By Seth R. Nadel

Whenever you are around firearms, there is a certain way they are to be handled, both for safety and as a matter of decorum. Some new gun owners have never been exposed to these methods, so a review is in order.

The first consideration and the prime necessity is SAFETY. Firearms etiquette always requires safety in gun handling, but it begins before you touch a gun.

NEVER touch a gun without asking permission from the owner! Some people simply do not want others to handle their guns. This may be due to their fragility, value, condition (loaded), or personal preference. It does not matter why, ALWAYS ask permission – in a gun shop, a gun show, at the range, or in someone’s home. ALWAYS keep the action open, and never close the action and/or pull the trigger without asking permission.

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A single pull of the trigger can damage the “nipple” that the cap goes on.

Rimfire and black powder firearms can be damaged by dry firing, even once! ALWAYS watch where the muzzle is pointed. Seeing folks ducking for cover usually means the owner will take the gun out of your hands, and ask – no, tell you to move along! Older guns with case hardened parts (a very hard surface treatment with a “softer” steel inside) can shatter if dry fired.  Some collectors prize their guns so highly, only those wearing cotton gloves may handle them to prevent rust issues.

ALWAYS assume the gun in loaded! There have been flintlock rifles hung on the mantelpiece for generations that were found to be loaded. Some folks have been caught loading guns on the tables at gun shows. And almost every gun shop has a BIG jar of ammo removed from “empty” guns. Check every gun, every time.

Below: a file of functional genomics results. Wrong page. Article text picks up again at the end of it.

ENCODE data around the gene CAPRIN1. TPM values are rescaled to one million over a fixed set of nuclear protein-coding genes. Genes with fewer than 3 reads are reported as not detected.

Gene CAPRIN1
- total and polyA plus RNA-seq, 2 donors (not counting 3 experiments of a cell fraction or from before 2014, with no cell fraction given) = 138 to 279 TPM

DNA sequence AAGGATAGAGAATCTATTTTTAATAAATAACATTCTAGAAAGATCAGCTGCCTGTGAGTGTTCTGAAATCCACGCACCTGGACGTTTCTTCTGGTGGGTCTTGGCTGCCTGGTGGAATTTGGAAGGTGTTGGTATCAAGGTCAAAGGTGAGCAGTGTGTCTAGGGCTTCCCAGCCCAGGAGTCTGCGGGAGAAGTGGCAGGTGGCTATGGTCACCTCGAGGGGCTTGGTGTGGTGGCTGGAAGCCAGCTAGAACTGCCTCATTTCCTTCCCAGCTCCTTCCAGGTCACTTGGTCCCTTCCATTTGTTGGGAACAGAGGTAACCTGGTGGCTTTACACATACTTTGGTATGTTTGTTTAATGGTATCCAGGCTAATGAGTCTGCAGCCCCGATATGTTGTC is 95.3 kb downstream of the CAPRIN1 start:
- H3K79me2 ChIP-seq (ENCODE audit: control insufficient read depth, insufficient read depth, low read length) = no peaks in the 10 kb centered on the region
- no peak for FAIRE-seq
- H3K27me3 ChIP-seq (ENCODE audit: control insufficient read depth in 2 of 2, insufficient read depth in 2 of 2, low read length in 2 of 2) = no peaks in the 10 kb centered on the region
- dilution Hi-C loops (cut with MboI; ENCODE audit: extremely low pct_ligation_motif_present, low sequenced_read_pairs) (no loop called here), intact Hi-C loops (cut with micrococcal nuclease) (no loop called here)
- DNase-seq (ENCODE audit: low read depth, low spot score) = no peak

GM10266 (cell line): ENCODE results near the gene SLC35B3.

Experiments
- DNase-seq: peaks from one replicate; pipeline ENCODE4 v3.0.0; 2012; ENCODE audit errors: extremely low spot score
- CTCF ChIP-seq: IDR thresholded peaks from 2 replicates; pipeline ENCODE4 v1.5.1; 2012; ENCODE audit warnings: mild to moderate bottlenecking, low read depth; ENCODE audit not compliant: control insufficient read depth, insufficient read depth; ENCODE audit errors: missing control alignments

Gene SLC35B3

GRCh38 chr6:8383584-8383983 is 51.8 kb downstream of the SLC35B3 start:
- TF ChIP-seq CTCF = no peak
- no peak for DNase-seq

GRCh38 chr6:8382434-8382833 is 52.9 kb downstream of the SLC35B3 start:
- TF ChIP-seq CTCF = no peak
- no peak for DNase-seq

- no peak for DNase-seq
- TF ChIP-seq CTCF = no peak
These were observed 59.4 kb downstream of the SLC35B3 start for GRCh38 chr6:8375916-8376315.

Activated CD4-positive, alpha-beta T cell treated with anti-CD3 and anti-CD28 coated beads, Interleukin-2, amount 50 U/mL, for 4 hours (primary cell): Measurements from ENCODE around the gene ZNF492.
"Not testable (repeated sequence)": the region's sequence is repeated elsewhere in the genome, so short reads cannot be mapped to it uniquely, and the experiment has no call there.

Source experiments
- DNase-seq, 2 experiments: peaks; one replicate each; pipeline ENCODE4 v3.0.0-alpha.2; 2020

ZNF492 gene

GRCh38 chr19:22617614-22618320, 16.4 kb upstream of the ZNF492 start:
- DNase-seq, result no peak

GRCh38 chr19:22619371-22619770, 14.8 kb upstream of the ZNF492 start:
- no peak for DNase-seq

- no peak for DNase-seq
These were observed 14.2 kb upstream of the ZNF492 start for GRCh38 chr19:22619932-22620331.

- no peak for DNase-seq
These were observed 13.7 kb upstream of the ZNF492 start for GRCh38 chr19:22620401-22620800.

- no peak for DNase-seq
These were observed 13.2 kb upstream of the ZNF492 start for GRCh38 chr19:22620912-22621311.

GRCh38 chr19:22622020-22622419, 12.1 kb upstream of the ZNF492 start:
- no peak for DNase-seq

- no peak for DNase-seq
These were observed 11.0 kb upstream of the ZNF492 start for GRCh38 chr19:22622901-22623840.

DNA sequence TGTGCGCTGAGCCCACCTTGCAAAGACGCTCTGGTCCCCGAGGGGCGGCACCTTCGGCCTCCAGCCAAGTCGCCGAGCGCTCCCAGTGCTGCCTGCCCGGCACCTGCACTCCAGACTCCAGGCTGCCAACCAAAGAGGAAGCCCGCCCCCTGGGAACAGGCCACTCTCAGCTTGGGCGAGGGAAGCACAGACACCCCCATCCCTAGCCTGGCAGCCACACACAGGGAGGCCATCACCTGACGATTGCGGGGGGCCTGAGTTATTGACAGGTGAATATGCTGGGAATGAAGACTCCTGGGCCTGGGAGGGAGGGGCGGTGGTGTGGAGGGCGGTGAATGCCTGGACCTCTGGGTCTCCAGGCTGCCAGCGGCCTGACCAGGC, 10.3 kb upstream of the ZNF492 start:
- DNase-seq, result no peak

If you want to see the ammunition for the firearm, put the firearm down! It seems that live rounds somehow end up in the chamber, resulting in sudden loud noises and holes in things that do not need them! I have personal experience with this when a friend had just purchased a .303 straight pull rifle, and he then asked to see a round of .303 British ammunition. As I turned away, he “tried’’ the round in the action – and when he closed the bolt it “slam fired” (which it has never done since). The shot instantly killed my space heater, and simultaneously ended my intentions to serve in the Military –  they need folks who can hear in both ears! If you want to see how the firearm works, ask if you can meet the owner at a range, where the conditions (and people) are controlled.

If you are at a range, wait until the shooter has completed his shooting before asking to “see” his/her firearm. Never break someone’s concentration by interrupting their shooting. Usually, you will get a much friendlier response if you wait until they are done before striking up a conversation with them.

Different guns have different issues – here are some guidelines:

DO NOT slam break action guns – such as double barreled shotguns – open or closed, as it is hard on the action.

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Be gentle with break open guns.

DO NOT “snap” a double action revolver cylinder open or closed – no matter how many times your favorite action movie star does it! He has folks on set with spare guns, in case the crane (or yoke – the part holding the cylinder) gets bent. Many times, they are not even using a real gun! Yes, just one time can bend it, requiring factory repair or replacement.

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Never snap a revolver cylinder either way!

On bolt action rifles, some followers lock the bolt to the rear unless there is ammo in the magazine. DO NOT try to force it – go slow, and see why the bolt will not close.

NEVER try “fanning” or spinning a single action revolver just like on TV. If you drop it or break a part, you can seriously and irreparably reduce the value of the gun.